Tesla Inc. earned record profit in the first quarter, sidestepped an industry chip shortage, improved its manufacturing and even made money off Bitcoin.
And yet shares of the EV maker fell as much as 3.1% in late trading after results were announced Monday, a sign of the lofty expectations Tesla now contends with after an eightfold gain in the stock last year.
Among the quibbles from analysts: Tesla didn’t offer a specific estimate for vehicle deliveries in 2021.
Chief Executive Officer Elon Musk is pushing to ramp up production and maintain Tesla’s dominance in the electric vehicle market, but competitors are moving in aggressively.
Musk said Monday demand is higher than it’s ever been, but without more numbers to go on, investors shrugged.
“It’s all good, but there’s not a lot of news and it wasn’t a blowout,” said Gene Munster of Loup Ventures. “Everything happened that people thought would happen.”
The company pulled a new lever to juice earnings in the quarter — Bitcoin — generating $101 million in income after selling about 10% of its holdings.
Profit from Bitcoin, regulatory credits and tax benefits contributed about 25 cents to Tesla’s adjusted earnings of 93 cent a share, allowing the carmaker to beat Wall Street’s 80-cent average estimate, Dan Levy, an analyst with Credit Suisse, wrote in a note Monday.
Tesla Chief Financial Officer Zachary Kirkhorn said Tesla values Bitcoin as a way to store cash while preserving liquidity, especially with traditional investment yields being so low.
“We do believe long-term in the value of Bitcoin,” he said on a conference call.
“It is our intent to hold what we have long-term and continue to accumulate Bitcoin from transactions from our customers as they purchase vehicles.”
Bitcoin gained as much as 1.9% and traded above $54,000 after that reaffirmation of Tesla’s commitment to the cryptocurrency.
The company disclosed its purchase earlier this year and also said it would accept it as a form of payment. That surprise announcement helped increase the legitimacy of Bitcoin and spurred a rally in its value.
Chip Shortage Woes
Tesla’s results kick off a year in which the Palo Alto, California-based automaker will be expanding operations on three continents, including completing new factories in Austin, Texas, and Berlin.
Tesla said it expects 50% annual growth in deliveries “over a multi-year horizon,” which is consistent with its previous wording. That implies deliveries of about 750,000 cars this year.
But that failed to excite investors — and analysts who had hoped for additional guidance from Musk on the call were disappointed.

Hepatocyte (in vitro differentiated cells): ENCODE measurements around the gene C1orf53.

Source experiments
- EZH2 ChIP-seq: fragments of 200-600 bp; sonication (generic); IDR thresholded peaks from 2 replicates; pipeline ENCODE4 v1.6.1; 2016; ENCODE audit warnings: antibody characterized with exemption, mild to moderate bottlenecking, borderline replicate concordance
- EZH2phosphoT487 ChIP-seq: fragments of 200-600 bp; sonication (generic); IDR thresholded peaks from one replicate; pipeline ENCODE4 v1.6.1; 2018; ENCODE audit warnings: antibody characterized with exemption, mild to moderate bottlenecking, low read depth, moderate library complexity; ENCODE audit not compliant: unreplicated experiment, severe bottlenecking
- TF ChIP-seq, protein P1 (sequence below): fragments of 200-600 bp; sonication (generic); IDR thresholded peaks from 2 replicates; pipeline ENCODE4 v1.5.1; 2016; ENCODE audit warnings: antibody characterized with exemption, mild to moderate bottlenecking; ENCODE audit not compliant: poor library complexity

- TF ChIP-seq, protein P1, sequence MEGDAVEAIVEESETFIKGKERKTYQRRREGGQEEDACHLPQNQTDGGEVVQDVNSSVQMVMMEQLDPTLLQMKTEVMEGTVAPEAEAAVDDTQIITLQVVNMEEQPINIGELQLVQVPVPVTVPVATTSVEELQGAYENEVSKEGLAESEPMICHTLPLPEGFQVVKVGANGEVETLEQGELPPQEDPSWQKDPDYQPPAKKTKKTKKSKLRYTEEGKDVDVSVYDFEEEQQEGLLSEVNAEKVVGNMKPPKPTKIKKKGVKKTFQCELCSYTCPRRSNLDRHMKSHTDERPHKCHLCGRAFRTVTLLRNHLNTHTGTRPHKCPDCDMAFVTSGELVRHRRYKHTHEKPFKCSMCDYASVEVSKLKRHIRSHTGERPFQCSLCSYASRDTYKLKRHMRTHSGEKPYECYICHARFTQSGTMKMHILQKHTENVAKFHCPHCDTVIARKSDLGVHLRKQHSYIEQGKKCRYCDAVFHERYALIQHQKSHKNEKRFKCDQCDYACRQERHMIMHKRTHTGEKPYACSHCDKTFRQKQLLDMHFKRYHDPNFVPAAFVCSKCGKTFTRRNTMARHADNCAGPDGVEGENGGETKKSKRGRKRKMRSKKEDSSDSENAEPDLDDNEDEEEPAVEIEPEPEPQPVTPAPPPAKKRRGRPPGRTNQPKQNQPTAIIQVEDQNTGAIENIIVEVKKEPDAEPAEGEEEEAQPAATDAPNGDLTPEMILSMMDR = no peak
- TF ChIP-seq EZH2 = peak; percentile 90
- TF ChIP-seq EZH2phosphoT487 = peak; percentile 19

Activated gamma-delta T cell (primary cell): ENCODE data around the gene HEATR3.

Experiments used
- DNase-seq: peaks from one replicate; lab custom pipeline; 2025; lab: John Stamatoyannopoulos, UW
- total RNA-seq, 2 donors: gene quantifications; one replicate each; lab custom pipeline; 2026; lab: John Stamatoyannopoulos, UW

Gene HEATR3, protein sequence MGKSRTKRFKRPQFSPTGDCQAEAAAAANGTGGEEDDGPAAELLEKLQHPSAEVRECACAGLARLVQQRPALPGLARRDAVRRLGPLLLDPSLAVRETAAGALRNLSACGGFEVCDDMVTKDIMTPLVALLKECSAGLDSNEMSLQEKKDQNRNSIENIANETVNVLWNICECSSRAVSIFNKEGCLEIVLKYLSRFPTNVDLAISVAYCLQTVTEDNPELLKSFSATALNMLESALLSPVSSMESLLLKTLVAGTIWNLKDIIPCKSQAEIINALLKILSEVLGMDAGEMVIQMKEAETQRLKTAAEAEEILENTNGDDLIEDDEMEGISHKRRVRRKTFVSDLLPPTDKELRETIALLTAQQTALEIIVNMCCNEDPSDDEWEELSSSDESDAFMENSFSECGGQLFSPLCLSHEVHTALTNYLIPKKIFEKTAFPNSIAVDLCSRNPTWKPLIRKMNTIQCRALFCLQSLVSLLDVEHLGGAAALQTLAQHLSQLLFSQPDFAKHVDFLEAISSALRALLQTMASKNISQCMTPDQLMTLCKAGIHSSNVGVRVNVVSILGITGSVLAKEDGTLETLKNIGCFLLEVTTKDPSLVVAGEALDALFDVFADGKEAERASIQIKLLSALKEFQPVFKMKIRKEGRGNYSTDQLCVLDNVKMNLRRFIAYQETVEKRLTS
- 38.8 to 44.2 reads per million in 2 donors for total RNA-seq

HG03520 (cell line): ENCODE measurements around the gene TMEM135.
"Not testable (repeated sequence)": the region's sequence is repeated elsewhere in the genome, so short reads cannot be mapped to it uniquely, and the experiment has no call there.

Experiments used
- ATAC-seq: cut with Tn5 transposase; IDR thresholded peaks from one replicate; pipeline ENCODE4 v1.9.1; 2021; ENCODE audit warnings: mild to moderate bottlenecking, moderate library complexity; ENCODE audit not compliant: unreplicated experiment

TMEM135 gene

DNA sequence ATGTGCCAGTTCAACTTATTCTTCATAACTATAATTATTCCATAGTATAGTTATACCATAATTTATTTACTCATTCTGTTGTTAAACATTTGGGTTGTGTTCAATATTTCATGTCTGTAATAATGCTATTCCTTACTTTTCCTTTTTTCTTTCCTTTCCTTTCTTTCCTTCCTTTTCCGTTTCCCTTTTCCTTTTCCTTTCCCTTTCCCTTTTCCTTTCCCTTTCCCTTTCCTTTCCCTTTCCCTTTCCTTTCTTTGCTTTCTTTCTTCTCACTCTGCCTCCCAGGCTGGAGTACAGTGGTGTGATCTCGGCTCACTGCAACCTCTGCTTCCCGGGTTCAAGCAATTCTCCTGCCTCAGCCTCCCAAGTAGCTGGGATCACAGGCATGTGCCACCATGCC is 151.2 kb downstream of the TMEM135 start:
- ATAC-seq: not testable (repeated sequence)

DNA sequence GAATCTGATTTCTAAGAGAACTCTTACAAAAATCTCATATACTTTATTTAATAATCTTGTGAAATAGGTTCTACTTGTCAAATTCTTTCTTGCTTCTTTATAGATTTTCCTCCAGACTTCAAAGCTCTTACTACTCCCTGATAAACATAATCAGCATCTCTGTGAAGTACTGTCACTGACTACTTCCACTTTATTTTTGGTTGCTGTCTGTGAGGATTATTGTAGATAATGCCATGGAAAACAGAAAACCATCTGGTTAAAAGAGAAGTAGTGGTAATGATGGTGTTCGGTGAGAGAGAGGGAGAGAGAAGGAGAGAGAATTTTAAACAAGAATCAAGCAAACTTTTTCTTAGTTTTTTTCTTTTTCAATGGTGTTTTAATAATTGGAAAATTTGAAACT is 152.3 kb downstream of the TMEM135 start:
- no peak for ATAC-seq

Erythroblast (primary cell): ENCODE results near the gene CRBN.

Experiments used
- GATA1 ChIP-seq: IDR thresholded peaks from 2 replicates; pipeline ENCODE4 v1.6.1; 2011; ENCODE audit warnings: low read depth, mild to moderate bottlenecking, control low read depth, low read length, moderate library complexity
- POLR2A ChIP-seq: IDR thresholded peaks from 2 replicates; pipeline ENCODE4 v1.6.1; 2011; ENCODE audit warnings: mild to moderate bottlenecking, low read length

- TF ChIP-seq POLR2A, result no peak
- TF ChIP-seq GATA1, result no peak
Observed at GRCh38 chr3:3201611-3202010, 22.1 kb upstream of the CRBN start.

Tesla fell 2.5% to $719.86 in late aftermarket trading. It closed the session up 1.2% to $738.20.
The company delivered more than a half million cars in 2020 and reported deliveries of 184,800 cars worldwide in the first quarter, topping the final three months of 2020 by about 4,000 vehicles — despite a shortfall in supplies of semiconductors.
Tesla and other automakers had to cope with strained supplies of chips and other materials, an unexpected headache that comes as they have been ramping up production to meet higher consumer demand amid the pandemic.
Consultant AlixPartners has said the chip shortage could cost automakers $61 billion in lost sales this year.
“This is a huge problem,” Musk said on the call. “Q1 had one of the most difficult supply chain challenges that we’d ever experienced.”
The CEO said he expects the shortages to continue to impact the company in the current and third quarters.
Growing EV Pie
The EV market leader faces a new wave of competition from several new models being launched this year by startups such as Amazon.com Inc.-backed Rivian Automotive Inc. and established automakers including General Motors Co. and Volkswagen AG.
Tesla sought to assure investors in its quarterly release by noting growing demand for EVs and its own efforts to rapidly expand production capacity.
“As more OEMs join our mission by launching EVs, we believe consumer confidence in EVs continues to increase and more customers are willing to make the switch,” it said in a statement.
Tesla’s first-quarter revenue grew 74% to $10.39 billion in the January through March period, close to analysts’ estimates for $10.41 billion.
Sales of regulatory credits rose to $518 million this quarter, up from $401 million in the last quarter of 2020.
The company earns more money selling those credits to other automakers than it does from its core business of making and selling cars.
That’s a potential issue for Tesla as more established carmakers start to offer their own line-up of EVs — and may not need to buy as many credits in the future despite tightening carbon-emissions standards globally.
Tesla indicated it is getting better and more efficient at building cars. Its automotive gross margin of 26.5% came in above the Bloomberg consensus of 24.2%.
The company attributed the boost to cost-cutting that outpaced lower average selling prices.
Fatal Crash Questions
The company challenged concerns about a fatal crash of a Model S in Texas earlier this month, saying it believes someone was in the driver’s seat at the time.
Tesla cautioned it hasn’t been able to retrieve all the data from the vehicle, which counters initial police comments that “no one” was was driving.
That led to speculation that Autopilot, Tesla’s name for its driver assistance feature, was a possible factor in the fatal crash.
“We were able to find that the steering wheel was indeed deformed, leading to the likelihood that someone was in the driver’s seat at the time of the crash,” Lars Moravy, Tesla’s vice president of vehicle engineering, said on the company’s earnings call.
The automaker is working with federal regulators in their investigations, Moravy said.
The crash near Houston killed two men and triggered probes by the National Highway Traffic Safety Administration and the National Transportation Safety Board.